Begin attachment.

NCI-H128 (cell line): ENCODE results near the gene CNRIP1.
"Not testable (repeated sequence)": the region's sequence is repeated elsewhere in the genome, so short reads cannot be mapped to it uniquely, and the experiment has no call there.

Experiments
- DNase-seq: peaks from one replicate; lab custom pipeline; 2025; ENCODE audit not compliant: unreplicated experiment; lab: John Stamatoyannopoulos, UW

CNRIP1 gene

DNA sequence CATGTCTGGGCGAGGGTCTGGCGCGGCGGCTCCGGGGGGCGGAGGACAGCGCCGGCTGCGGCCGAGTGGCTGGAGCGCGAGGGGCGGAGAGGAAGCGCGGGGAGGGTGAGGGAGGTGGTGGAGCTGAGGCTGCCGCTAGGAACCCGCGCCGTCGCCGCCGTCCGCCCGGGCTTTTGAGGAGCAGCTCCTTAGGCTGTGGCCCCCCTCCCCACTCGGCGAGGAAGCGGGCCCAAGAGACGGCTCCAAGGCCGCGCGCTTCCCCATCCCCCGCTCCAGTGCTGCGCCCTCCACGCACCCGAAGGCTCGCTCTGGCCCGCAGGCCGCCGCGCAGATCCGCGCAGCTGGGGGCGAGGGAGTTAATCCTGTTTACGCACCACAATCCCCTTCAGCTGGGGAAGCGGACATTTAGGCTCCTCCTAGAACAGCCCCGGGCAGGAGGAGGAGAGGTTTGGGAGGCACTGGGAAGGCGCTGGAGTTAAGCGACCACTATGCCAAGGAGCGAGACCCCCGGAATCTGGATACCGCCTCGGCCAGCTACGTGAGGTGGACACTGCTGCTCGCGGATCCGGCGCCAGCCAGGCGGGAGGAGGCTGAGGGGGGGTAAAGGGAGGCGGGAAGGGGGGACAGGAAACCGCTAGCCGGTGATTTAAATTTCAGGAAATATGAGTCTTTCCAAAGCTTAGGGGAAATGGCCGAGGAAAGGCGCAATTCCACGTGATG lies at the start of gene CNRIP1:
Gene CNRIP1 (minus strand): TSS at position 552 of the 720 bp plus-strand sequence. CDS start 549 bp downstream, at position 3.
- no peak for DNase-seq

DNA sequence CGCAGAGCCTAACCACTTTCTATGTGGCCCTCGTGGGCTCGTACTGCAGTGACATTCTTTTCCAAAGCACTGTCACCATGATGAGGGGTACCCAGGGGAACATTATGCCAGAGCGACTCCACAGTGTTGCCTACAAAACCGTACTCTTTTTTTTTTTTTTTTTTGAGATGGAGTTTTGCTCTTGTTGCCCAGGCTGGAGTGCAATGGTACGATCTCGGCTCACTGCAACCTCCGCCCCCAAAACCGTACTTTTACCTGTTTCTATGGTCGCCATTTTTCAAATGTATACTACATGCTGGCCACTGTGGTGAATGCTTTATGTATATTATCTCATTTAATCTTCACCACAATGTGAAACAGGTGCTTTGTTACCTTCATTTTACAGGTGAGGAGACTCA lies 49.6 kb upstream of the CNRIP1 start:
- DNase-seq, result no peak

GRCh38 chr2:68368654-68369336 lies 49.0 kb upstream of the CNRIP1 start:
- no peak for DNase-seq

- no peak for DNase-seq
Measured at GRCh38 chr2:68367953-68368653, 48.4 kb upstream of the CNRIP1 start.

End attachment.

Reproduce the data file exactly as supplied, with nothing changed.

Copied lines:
NCI-H128 (cell line): ENCODE results near the gene CNRIP1.
"Not testable (repeated sequence)": the region's sequence is repeated elsewhere in the genome, so short reads cannot be mapped to it uniquely, and the experiment has no call there.

Experiments
- DNase-seq: peaks from one replicate; lab custom pipeline; 2025; ENCODE audit not compliant: unreplicated experiment; lab: John Stamatoyannopoulos, UW

CNRIP1 gene

DNA sequence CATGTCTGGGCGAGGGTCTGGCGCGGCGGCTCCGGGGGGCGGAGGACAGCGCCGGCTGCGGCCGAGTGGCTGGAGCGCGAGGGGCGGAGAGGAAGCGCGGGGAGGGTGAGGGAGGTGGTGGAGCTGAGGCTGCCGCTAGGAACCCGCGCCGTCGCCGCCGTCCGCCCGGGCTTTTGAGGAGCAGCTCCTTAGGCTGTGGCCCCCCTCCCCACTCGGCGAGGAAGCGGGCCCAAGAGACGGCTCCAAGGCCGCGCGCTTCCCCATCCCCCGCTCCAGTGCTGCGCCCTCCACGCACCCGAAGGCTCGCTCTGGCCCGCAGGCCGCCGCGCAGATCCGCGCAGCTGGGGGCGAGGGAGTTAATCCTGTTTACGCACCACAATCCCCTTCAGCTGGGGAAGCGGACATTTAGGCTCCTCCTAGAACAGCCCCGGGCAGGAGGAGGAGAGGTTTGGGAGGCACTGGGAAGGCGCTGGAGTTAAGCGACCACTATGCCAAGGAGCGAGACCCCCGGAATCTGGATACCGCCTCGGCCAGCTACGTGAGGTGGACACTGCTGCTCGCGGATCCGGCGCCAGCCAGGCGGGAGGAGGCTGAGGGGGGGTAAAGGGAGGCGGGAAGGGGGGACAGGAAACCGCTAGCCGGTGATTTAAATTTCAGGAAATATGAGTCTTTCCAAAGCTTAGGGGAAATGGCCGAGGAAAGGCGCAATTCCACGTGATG lies at the start of gene CNRIP1:
Gene CNRIP1 (minus strand): TSS at position 552 of the 720 bp plus-strand sequence. CDS start 549 bp downstream, at position 3.
- no peak for DNase-seq

DNA sequence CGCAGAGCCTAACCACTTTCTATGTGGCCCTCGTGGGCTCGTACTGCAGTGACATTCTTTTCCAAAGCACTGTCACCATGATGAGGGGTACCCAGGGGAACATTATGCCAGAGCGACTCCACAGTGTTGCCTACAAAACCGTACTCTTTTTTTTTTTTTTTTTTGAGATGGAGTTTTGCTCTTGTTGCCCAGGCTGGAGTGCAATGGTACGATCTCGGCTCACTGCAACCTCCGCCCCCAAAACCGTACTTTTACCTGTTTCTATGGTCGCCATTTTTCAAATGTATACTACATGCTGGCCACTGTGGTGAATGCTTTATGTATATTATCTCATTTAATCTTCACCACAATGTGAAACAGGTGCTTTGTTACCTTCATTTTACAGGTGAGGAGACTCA lies 49.6 kb upstream of the CNRIP1 start:
- DNase-seq, result no peak

GRCh38 chr2:68368654-68369336 lies 49.0 kb upstream of the CNRIP1 start:
- no peak for DNase-seq

- no peak for DNase-seq
Measured at GRCh38 chr2:68367953-68368653, 48.4 kb upstream of the CNRIP1 start.